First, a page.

ZooKeys 130: 217–228, doi: 10.3897/zookeys.130.1576
A new fossil silky lacewing genus (Neuroptera, Psychopsidae) from the Early Cretaceous Yixian Formation of China
Yuanyuan Peng1,†, Vladimir N. Makarkin2,‡, Xiaodong Wang3,§, Dong Ren1,|
1 College of Life Sciences, Capital Normal University, 105 Xisanhuanbeilu, Haidian District, Beijing, 100048, China
2 Institute of Biology and Soil Sciences, Far Eastern Branch of the Russian Academy of Sciences, 100 let Vladivostoku Street 159, Vladivostok, 690022, Russia
3 Administration Office, Liaoning Chaoyang Bird Fossil National Geopark, 100 Longniao Street, Longcheng District, Chaoyang City, Liaoning Province, 122000, China

Corresponding author: Dong Ren (rendong@mail.cnu.edu.cn)

Academic editor: D. Shcherbakov

received 19 5 2011 | accepted 15 7 2011 | Published 24 9 2011

(C) 2011 Yuanyuan Peng. This is an open access article distributed under the terms of the Creative Commons Attribution License, which permits unrestricted use, distribution, and reproduction in any medium, provided the original author and source are credited.

For reference, use of the paginated PDF or printed version of this article is recommended.


A new genus and species, Undulopsychopsis alexi gen. et sp. n., is described from the Early CretaceousYixian Formation of western Liaoning Province, China. This genus is probably most closely related to the Asian Cretaceous genus Kagapsychops Fujiyama, 1978. The family affinity of Undulopsychopsis gen. n. is discussed. The genus is preliminarily assigned to Psychopsidae, although it shares some character states with Osmylopsychopidae (e.g., crossveins are very scarce; Rs1 and 1A are multi-branched).


Psychopsidae, Osmylopsychopidae, fossil, Mesozoic, Huangbanjigou, China


The extant Psychopsidae is a small family (five genera and 27 described species), currently restricted to disjunct regions in southern Africa, southeastern Asia and Australia (New 1988; Oswald 1993a; Wang and Bao 2006). Adult psychopsids are recognized by their broad wing shape, dense venation, the presence of vena triplica, spectacularly patterned and hairy wings, which gives psychopsids the common name of silky lacewings (New 1989; Oswald 1993a, 1995).

Fossil psychopsids were much more widely distributed than the extant taxa. Since the early 20th century, fossil psychopsids have increasingly been found from all over the world, with species ranging in age from the Triassic to the Tertiary. The earliest fossil record of the Psychopsidae is Triassopsychops Tillyard, 1922 from the Late Triassic of Australia (Tillyard 1922), which possesses a true vena triplica, characteristic of this family. While many fossil psychopsids were recorded from the Mesozoic, few representatives have been described from the Tertiary. Hitherto, 35 fossil species (24 genera) have been referred to Psychopsidae (Table 1). The psychopsid affinity of many Jurassic and Cretaceous genera is debatable. For example, Jepson et al. (2009) believe that some genera (e.g., Grammapsychops Martynova, 1954, Embaneura G. Zalessky, 1953, Pulchroptilonia Martins-Neto, 1997, and Kagapsychops Fujiyama, 1978) may belong to another psychopsoid family, Osmylopsychopidae. The position of these and some other fossil genera from the Mesozoic is questionable, due to certain differences in details of the wing venation between fossil and extant psychopsids (e.g., the pattern of Rs branches, the configuration of M and Cu in the forewing, the structure of vena triplica), although their general venational pattern is similar to that of extant representatives. Furthermore, the combination of a small number of known extant species and the often poor preservation of fossil representatives has greatly hindered the understanding of fossil psychopsids. The ambiguous diagnoses of many fossil psychopsids have resulted in potential confusion withother Mesozoic neuropterans (Andersen 2001; Makarkin and Archibald 2003). More evidence is needed to further the knowledge of fossil psychopsids. In recent years, many Mesozoic psychopsids described from Asia (particularly from Russia and China) have drawn increased attention to fossil psychopsids. In this paper, we describe a new genus and species of Psychopsidae from the Early Cretaceous Yixian Formation of Huangbanjigou Village, Liaoning Province, China.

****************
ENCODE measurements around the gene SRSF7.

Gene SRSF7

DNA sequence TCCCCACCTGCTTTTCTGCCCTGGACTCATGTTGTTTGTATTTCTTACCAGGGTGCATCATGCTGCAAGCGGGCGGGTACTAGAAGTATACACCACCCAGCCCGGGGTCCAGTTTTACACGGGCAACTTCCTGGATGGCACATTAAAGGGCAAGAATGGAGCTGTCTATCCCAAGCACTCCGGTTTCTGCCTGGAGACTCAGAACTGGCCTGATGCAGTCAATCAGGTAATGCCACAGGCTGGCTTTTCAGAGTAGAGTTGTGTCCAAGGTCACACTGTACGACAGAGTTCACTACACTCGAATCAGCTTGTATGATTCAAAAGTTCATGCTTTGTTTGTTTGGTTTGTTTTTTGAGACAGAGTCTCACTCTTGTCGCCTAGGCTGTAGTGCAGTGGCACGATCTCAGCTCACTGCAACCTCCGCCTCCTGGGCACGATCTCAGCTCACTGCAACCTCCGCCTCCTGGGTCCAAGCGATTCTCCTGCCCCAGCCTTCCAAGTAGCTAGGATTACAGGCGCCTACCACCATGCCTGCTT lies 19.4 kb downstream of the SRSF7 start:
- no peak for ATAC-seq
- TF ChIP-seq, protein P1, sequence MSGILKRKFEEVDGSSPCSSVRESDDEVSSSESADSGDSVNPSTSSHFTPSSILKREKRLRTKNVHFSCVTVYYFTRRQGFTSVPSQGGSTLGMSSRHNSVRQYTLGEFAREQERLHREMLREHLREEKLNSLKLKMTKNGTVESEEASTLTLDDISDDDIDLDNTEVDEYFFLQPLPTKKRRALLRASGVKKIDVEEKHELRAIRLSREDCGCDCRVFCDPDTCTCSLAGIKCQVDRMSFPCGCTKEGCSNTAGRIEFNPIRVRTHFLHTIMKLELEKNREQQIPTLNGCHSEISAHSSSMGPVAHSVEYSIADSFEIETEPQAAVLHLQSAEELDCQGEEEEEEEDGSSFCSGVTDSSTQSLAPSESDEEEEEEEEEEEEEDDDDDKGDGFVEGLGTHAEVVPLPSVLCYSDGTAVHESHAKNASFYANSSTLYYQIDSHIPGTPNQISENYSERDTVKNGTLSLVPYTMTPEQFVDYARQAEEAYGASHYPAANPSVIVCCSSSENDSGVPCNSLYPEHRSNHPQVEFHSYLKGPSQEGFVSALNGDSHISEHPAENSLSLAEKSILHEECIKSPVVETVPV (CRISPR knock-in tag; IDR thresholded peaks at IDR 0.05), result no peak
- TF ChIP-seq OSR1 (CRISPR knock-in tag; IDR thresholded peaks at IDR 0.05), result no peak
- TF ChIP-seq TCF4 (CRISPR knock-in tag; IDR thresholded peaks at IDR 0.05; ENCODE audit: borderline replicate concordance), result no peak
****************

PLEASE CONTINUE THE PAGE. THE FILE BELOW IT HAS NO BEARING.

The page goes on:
Table 1.

Fossil species currently ascribed to the family Psychopsidae.

Species Age Locality
1 Triassopsychops superbus Tillyard, 1922 Late Triassic (Carnian) Denmark Hill, Queensland, Australia
2 Archepsychops triassicus Tillyard 1919 Late Triassic (Carnian) Denmark Hill, Queensland, Australia
3 Apeirophlebia grandis Handlirsch, 1906 Early Jurassic (Early Toarcian) Dobbertin, Germany
4 Cretapsychops decipiens Penget al., 2010 Middle Jurassic (Aalenian/Bajocian) Daohugou, Inner Mongolia, China
5 Beipiaopsychops triangulatus Hong, 1983 Middle Jurassic (Aalenian/Bajocian) Haifanggou, Liaoning, China
6 Sinopsychops chengdeensis Hong, 1982 Middle Jurassic (Aalenian/Bajocian) Chengde, Hebei, China
7 Calopsychops extinctus Panfilov, 1980 Late Jurassic (Oxfordian/Kimmeridgian) Karatau, Kazakhstan
8 Propsychops karatavicus Panfilov, 1980 Late Jurassic (Oxfordian/Kimmeridgian) Karatau, Kazakhstan
9 Angaropsychops sinicus Hong in Wang, 1980 ?Early Cretaceous Heishangou, Liaoning, China
10 Kagapsychops aranea Fujiyama, 1978 Early Cretaceous (Valanginian/Barremian) Kuwajima, Japan
11 Angaropsychops turgensis Martynova, 1949 Early Cretaceous (Hauterivian) Turga, Transbaikalia, Russia
12 Psychopsites rolandi Jepson et al., 2009 Early Cretaceous (Hauterivian) Lower Weald Clay, Wealden, England
13 Valdipsychops minimus Jepson et al., 2009 Early Cretaceous (Hauterivian) Lower Weald Clay, Wealden, England
14 Baisopsychops lambkini Makarkin, 1997 Early Cretaceous (pre-Barremian) Baissa, Transbaikalia, Russia
15 Epipsychopsis fusca Makarkin, 2010 Early Cretaceous (pre-Barremian) Baissa, Transbaikalia, Russia
16 Epipsychopsis variegata Makarkin, 2010 Early Cretaceous (pre-Barremian) Baissa, Transbaikalia, Russia